5 Practices That Could Improve Your Credit Score


5 Practices That Could Improve Your Credit Score

Below are five practices that you may use to actually better your credit score.

credit score


You should know that your credit score affects your financial life in a big, big way. Having bad credit will affect your ability to:

  • have a loan approved,
  • how much interest is charged on your loan,
  • or even your chances of getting employed.

Maintaining good credit is an important part of adulthood and one that should be taken seriously to help secure your financial future.

Below are five practices that you may use to positively affect your credit score.

1. Always pay on time

You need to pay your bills on time. A big part of your credit score is your payment history, which is 35% of your total score. Always being late when it comes to paying your credit card bills can hurt your score big time. It’s good practice to set a reminder for yourself when your credit card bills are due. Or better yet, pay your credit card dues soon after you used your credit card to purchase something.

2. Never skip payments

This is probably one of the worst things you can do. If you owe something, you need to pay it back. That is the curse of debt. Paying back something could also mean paying interest. If you can make at least the minimum payment for the month, that would be better than not paying at all because not paying could lead to our third point…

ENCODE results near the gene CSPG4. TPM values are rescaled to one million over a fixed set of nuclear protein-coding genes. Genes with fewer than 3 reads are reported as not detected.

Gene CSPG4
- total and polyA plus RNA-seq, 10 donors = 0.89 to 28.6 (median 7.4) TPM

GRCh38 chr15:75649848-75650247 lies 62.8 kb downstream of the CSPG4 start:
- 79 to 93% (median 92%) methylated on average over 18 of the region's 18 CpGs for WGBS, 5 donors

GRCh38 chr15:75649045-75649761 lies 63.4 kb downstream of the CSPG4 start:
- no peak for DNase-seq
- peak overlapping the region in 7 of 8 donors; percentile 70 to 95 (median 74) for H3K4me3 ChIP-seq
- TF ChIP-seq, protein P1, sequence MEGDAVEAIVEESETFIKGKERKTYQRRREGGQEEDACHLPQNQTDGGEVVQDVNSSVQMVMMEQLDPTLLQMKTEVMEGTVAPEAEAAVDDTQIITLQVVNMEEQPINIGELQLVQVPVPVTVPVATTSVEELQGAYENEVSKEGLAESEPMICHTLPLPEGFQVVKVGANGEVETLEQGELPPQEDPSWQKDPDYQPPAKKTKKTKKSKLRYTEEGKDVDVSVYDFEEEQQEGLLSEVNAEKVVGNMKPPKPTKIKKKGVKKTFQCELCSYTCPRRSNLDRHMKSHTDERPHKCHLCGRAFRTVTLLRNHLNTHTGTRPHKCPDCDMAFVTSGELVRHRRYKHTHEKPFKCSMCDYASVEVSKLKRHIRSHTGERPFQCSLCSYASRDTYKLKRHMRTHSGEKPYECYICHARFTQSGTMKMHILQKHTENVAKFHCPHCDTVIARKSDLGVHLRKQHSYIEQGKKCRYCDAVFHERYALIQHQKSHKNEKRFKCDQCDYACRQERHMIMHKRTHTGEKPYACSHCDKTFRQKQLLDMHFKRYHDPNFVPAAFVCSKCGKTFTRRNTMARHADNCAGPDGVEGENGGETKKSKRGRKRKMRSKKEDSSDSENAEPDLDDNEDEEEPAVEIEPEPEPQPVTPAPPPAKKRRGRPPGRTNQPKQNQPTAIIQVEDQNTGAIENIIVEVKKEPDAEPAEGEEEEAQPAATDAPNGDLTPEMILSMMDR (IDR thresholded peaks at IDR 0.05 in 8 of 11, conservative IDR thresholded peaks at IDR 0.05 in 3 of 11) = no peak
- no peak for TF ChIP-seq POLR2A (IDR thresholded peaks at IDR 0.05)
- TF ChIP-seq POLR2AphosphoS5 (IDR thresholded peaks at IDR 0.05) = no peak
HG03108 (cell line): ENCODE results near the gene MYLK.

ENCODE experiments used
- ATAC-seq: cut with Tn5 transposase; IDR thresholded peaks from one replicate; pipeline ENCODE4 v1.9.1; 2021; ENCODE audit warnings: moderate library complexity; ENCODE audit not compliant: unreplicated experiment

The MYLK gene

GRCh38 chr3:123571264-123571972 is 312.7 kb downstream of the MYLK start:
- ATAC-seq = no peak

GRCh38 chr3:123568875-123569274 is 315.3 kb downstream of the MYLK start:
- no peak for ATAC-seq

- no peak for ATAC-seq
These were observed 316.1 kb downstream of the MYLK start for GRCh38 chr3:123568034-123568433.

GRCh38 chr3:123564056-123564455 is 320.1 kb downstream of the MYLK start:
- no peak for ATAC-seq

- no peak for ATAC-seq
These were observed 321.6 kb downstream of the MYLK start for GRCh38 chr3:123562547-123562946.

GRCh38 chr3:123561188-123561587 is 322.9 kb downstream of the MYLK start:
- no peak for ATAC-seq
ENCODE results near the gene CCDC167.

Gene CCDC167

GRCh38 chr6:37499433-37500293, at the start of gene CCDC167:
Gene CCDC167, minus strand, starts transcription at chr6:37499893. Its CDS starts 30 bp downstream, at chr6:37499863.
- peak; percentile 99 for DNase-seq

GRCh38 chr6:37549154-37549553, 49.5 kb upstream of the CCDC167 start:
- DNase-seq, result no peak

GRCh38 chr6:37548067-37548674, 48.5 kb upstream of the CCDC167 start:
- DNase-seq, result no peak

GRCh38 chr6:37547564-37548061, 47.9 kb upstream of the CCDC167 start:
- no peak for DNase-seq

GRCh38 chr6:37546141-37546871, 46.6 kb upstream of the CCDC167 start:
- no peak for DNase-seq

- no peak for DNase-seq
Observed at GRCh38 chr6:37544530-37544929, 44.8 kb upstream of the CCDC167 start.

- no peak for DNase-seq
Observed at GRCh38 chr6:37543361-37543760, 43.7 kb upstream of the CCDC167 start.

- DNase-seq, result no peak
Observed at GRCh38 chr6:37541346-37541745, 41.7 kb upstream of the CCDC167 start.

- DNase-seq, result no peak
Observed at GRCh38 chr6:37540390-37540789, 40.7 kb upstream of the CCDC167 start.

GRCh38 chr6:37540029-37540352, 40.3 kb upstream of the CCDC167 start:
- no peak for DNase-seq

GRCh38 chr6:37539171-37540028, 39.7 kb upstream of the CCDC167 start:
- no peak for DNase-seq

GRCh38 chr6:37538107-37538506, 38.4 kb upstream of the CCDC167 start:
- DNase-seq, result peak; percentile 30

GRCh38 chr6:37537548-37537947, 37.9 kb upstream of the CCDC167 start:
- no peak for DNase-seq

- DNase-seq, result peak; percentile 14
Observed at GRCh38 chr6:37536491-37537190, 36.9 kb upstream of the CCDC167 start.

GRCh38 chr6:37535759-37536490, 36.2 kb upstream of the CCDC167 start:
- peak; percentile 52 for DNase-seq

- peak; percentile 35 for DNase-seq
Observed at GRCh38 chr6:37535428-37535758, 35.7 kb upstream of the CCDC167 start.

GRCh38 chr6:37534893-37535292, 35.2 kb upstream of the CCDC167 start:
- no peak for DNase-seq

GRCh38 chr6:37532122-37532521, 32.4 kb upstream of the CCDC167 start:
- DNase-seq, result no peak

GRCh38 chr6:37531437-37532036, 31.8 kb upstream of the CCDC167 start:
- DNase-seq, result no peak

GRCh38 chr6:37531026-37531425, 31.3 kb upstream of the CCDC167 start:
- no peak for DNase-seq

3.  Don't get defaulted or get charged off

When you default on a loan or debt, this means that you have not paid your previous debts. Getting charged off means that you can no longer use your account because you have not paid on time for a consecutive number of months. When you have that on your credit record, this will raise a red flag when you apply for loans. Your creditors will see this red flag and they will assume that you have a higher risk of not paying off your debt. They would therefore either not grant you the loan, or grant you one at a higher interest rate than someone with better scores.

4. Do not owe too much

If you are someone who maxes out your credit cards on a monthly basis, you could be contributing to the decline of your credit score. The second most important part of your credit worth is the level of debt. Even if you do make your payments on time but you constantly max out your cards, this could lower your credit score because constantly maxing out and paying only the minimum could mean you are reaching a financial breaking point.

5. Keep old credit cards active

This may come as a surprise to many but closing out your old credit cards could possibly hurt your credit scores. This is because 15% of your credit score is your credit history. So if you close your oldest credit card, maybe because you don’t use it anymore, this could make it seem like you have a shorter credit history than you actually do. If your old cards don’t have annual fees, it would be a good idea to keep them.

This article originally appeared on Payment1.com

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